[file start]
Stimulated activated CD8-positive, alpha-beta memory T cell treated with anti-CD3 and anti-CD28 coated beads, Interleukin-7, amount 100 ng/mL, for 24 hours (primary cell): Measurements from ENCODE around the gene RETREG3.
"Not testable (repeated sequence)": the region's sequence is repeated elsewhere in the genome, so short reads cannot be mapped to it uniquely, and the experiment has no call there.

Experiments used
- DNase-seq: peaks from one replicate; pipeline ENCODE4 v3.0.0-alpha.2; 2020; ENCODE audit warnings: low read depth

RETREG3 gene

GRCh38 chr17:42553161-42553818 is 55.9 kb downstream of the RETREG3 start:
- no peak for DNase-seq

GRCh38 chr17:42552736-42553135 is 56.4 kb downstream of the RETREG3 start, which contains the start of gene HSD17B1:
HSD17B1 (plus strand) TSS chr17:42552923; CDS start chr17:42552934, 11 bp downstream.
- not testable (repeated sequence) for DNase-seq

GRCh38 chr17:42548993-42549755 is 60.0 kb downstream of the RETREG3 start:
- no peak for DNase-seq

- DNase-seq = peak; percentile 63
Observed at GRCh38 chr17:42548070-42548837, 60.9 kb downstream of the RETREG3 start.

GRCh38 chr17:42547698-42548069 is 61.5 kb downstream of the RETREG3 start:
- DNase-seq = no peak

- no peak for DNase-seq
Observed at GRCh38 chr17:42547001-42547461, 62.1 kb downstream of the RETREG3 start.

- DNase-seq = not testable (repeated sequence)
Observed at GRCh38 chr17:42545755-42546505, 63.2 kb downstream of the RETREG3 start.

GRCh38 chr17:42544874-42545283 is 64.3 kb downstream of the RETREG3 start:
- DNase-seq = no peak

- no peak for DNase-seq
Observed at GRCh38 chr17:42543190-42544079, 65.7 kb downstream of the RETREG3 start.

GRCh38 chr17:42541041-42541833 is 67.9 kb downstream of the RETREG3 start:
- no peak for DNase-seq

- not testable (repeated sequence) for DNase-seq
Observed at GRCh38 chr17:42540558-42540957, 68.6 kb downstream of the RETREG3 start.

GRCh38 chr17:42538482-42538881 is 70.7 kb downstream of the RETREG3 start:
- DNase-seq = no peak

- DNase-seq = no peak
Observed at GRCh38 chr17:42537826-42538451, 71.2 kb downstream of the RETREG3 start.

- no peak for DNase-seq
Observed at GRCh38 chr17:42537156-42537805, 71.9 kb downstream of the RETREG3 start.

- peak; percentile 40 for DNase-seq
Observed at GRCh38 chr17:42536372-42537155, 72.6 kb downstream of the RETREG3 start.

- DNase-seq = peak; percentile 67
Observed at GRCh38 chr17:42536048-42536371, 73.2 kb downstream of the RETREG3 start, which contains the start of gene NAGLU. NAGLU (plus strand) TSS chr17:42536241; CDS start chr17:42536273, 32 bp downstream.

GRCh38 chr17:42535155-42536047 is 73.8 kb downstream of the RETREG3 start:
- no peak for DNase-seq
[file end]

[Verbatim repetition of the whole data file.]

Stimulated activated CD8-positive, alpha-beta memory T cell treated with anti-CD3 and anti-CD28 coated beads, Interleukin-7, amount 100 ng/mL, for 24 hours (primary cell): Measurements from ENCODE around the gene RETREG3.
"Not testable (repeated sequence)": the region's sequence is repeated elsewhere in the genome, so short reads cannot be mapped to it uniquely, and the experiment has no call there.

Experiments used
- DNase-seq: peaks from one replicate; pipeline ENCODE4 v3.0.0-alpha.2; 2020; ENCODE audit warnings: low read depth

RETREG3 gene

GRCh38 chr17:42553161-42553818 is 55.9 kb downstream of the RETREG3 start:
- no peak for DNase-seq

GRCh38 chr17:42552736-42553135 is 56.4 kb downstream of the RETREG3 start, which contains the start of gene HSD17B1:
HSD17B1 (plus strand) TSS chr17:42552923; CDS start chr17:42552934, 11 bp downstream.
- not testable (repeated sequence) for DNase-seq

GRCh38 chr17:42548993-42549755 is 60.0 kb downstream of the RETREG3 start:
- no peak for DNase-seq

- DNase-seq = peak; percentile 63
Observed at GRCh38 chr17:42548070-42548837, 60.9 kb downstream of the RETREG3 start.

GRCh38 chr17:42547698-42548069 is 61.5 kb downstream of the RETREG3 start:
- DNase-seq = no peak

- no peak for DNase-seq
Observed at GRCh38 chr17:42547001-42547461, 62.1 kb downstream of the RETREG3 start.

- DNase-seq = not testable (repeated sequence)
Observed at GRCh38 chr17:42545755-42546505, 63.2 kb downstream of the RETREG3 start.

GRCh38 chr17:42544874-42545283 is 64.3 kb downstream of the RETREG3 start:
- DNase-seq = no peak

- no peak for DNase-seq
Observed at GRCh38 chr17:42543190-42544079, 65.7 kb downstream of the RETREG3 start.

GRCh38 chr17:42541041-42541833 is 67.9 kb downstream of the RETREG3 start:
- no peak for DNase-seq

- not testable (repeated sequence) for DNase-seq
Observed at GRCh38 chr17:42540558-42540957, 68.6 kb downstream of the RETREG3 start.

GRCh38 chr17:42538482-42538881 is 70.7 kb downstream of the RETREG3 start:
- DNase-seq = no peak

- DNase-seq = no peak
Observed at GRCh38 chr17:42537826-42538451, 71.2 kb downstream of the RETREG3 start.

- no peak for DNase-seq
Observed at GRCh38 chr17:42537156-42537805, 71.9 kb downstream of the RETREG3 start.

- peak; percentile 40 for DNase-seq
Observed at GRCh38 chr17:42536372-42537155, 72.6 kb downstream of the RETREG3 start.

- DNase-seq = peak; percentile 67
Observed at GRCh38 chr17:42536048-42536371, 73.2 kb downstream of the RETREG3 start, which contains the start of gene NAGLU. NAGLU (plus strand) TSS chr17:42536241; CDS start chr17:42536273, 32 bp downstream.

GRCh38 chr17:42535155-42536047 is 73.8 kb downstream of the RETREG3 start:
- no peak for DNase-seq